Meals and snacks that follow USDA guidelines contribute to the health of children and provide a model for good nutritional habits for life-long practice. Proper hand washing along with careful food preparation teach children proper hygiene and promotes sanitary conditions.
Nap and/or rest time should be appropriately scheduled and supervised for the children in the group. Adequate separation of cots helps to prevent the spread of germs. Soft music or a soothing story helps to facilitate a peaceful rest time that is important in helping children to balance the day and renew their energy.
Young children need appropriate supervision of the toileting process in order to care for basic needs and to teach the importance of good health habits. The schedule should be individualized. Provisions, such as soap and steps near the sink, should be convenient and accessible so that children can wash hands after toileting; this promotes self-help skills and good personal hygiene. Diapering should always be managed in a manner that promotes safety and good health practices.
13. Health practices
Practicing preventive measures, such as washing hands after handling pets or wiping noses, help to educate children to achieve life-long health practices. Taking appropriate action when children are sick will minimize the spread of germs.
14. Safety practices
Protecting children is critical in providing quality care, whether through adequate supervision or minimizing hazards both inside and outside. Caregivers should anticipate potential safety problems and demonstrate, model, and teach children safe practices.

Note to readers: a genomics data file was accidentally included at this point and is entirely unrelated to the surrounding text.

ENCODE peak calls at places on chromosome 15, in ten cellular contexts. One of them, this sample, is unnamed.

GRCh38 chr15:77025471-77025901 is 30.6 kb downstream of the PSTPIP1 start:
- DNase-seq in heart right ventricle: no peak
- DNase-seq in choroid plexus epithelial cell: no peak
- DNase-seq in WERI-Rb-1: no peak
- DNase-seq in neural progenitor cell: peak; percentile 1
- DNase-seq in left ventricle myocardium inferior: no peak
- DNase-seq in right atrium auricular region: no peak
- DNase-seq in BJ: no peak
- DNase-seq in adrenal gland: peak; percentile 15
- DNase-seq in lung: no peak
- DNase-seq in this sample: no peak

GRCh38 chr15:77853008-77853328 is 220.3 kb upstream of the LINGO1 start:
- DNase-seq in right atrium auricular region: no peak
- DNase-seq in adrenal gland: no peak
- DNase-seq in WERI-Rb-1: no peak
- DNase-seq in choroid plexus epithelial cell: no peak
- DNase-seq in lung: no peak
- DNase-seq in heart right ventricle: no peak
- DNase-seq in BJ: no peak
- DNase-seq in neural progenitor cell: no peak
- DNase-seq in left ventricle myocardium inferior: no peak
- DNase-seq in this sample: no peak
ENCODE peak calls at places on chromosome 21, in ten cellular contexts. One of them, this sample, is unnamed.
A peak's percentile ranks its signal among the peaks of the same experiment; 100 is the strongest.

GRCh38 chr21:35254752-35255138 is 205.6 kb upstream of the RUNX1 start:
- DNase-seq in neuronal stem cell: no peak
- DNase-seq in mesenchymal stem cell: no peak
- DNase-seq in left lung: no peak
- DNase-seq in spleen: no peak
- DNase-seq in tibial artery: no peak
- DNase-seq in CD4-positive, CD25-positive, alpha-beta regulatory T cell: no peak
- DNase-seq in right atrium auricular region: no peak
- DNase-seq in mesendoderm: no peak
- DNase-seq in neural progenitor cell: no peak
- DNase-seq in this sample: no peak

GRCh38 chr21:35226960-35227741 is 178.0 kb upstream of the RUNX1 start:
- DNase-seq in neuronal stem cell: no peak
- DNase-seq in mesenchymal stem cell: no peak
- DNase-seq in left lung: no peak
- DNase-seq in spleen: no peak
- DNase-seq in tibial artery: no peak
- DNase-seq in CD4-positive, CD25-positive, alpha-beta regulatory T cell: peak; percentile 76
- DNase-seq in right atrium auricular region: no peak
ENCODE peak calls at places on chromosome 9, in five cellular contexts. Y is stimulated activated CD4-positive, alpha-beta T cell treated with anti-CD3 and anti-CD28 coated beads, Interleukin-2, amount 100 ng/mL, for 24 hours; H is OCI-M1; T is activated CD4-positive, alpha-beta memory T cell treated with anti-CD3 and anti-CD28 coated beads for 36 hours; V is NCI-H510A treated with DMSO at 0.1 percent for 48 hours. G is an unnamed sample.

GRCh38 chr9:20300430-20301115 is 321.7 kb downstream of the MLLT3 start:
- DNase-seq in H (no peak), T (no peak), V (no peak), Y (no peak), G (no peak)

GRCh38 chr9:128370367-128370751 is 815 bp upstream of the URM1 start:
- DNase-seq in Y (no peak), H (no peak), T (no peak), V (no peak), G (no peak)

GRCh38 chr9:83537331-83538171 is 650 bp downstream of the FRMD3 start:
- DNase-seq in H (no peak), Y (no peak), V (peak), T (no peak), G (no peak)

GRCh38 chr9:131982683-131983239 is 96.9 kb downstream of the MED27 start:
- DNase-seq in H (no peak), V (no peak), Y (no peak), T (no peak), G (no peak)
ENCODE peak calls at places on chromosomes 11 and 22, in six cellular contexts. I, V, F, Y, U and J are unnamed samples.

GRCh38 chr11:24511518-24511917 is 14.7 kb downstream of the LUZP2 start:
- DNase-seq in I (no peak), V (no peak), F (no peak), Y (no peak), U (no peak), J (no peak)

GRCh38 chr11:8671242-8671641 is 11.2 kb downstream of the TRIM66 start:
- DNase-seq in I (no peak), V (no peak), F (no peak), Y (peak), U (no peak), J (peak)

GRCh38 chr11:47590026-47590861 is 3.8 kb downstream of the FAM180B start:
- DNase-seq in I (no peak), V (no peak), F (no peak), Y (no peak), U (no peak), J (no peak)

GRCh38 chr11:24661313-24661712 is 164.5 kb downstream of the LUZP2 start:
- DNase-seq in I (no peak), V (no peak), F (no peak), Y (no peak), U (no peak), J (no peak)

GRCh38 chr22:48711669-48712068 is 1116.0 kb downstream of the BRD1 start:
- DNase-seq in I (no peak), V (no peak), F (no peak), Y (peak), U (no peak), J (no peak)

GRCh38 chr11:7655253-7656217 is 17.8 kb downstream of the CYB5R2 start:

15. Books and pictures
The use of books and pictures is an important means of learning for children as they make sense of the world around them. Books, pictures, and language materials should be available in sufficient number both for independent use in a reading center and for use by a teacher with children in formal and informal settings.
16. Encouraging children to communicate
Activities and materials that promote language development should be available for use throughout the classroom and the daily schedule. Teachers should establish an environment where language exploration and usage is encouraged.
17. Using language to develop reasoning skills
Logical relationships and concepts should be presented in appropriate ways. Children learn through interaction with materials and people, both peers and adults, in the context of play and daily routines. Language provides the key tool for success and problem solving, as children are encouraged to talk through their thought processes.
18. Informal use of language
Language is a way for children to expand understanding. Caregivers should engage children in give and take conversations for enjoyment and learning. They should support child-to-child conversations as well.
19. Fine motor
Children need a variety of age-appropriate and developmentally-appropriate toys and materials that they can manipulate with their hands and play with at will. These activities strengthen fine motor control while encouraging skill development that contributes to academic readiness.